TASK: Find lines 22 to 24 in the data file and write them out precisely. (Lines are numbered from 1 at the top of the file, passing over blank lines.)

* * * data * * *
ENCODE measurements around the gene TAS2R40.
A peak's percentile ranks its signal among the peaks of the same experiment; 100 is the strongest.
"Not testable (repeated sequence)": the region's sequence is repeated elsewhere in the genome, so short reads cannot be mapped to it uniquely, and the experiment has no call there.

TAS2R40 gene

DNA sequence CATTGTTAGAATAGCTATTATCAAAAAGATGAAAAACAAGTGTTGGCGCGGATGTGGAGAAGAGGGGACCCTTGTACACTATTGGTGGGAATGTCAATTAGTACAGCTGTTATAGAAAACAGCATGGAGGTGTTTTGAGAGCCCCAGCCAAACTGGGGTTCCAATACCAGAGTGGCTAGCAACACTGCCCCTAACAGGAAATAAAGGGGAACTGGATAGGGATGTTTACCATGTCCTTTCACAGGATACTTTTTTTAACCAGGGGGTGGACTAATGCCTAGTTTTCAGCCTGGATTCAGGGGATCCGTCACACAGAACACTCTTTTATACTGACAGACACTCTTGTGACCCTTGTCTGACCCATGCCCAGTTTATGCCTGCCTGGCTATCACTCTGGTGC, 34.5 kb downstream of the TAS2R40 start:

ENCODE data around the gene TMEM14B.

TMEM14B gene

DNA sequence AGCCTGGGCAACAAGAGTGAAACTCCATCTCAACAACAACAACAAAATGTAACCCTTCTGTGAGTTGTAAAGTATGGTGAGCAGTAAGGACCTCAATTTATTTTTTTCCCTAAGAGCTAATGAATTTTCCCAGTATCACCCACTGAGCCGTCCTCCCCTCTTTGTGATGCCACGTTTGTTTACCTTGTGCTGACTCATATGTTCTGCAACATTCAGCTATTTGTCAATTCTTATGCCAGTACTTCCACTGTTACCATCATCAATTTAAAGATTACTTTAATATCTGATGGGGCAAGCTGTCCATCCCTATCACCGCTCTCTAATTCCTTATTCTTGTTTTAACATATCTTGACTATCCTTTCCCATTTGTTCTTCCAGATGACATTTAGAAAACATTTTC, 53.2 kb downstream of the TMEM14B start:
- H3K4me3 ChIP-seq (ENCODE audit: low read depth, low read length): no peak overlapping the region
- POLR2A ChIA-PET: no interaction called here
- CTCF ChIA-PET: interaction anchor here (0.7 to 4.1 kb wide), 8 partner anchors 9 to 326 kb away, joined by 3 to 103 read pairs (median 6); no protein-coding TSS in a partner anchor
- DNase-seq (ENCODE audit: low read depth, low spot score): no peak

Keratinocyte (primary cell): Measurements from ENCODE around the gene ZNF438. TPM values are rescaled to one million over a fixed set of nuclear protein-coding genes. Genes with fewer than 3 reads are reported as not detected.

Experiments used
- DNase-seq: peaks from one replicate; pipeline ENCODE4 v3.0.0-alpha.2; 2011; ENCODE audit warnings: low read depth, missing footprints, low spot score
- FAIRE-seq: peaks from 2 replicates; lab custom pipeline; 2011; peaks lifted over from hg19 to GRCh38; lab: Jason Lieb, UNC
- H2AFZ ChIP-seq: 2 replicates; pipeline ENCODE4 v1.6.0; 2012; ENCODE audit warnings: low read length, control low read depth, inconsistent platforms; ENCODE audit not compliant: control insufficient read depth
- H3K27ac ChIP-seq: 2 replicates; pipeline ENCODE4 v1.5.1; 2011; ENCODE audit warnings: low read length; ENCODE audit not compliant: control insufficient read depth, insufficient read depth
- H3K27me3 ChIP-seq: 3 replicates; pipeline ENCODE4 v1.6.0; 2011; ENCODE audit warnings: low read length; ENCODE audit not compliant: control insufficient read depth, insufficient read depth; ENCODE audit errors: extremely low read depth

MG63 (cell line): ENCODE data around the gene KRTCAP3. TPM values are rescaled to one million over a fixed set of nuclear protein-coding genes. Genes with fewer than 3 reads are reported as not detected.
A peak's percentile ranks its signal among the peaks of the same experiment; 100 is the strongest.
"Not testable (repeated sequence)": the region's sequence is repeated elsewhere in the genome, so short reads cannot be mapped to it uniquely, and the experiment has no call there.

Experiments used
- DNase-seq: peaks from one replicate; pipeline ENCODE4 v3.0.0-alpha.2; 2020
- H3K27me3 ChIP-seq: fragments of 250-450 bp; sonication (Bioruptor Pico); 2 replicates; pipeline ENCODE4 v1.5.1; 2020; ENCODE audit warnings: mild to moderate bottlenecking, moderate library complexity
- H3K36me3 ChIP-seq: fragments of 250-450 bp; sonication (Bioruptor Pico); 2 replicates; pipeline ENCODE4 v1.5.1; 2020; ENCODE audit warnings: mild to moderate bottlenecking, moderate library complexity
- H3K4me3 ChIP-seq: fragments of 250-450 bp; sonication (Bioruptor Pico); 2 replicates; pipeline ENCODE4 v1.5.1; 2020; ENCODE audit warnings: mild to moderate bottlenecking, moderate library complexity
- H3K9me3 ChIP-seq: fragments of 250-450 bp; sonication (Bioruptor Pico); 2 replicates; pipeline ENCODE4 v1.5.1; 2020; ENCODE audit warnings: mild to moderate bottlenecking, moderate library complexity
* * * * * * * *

"Not testable (repeated sequence)": the region's sequence is repeated elsewhere in the genome, so short reads cannot be mapped to it uniquely, and the experiment has no call there.

Experiments used
- DNase-seq: peaks from one replicate; pipeline ENCODE4 v3.0.0-alpha.2; 2020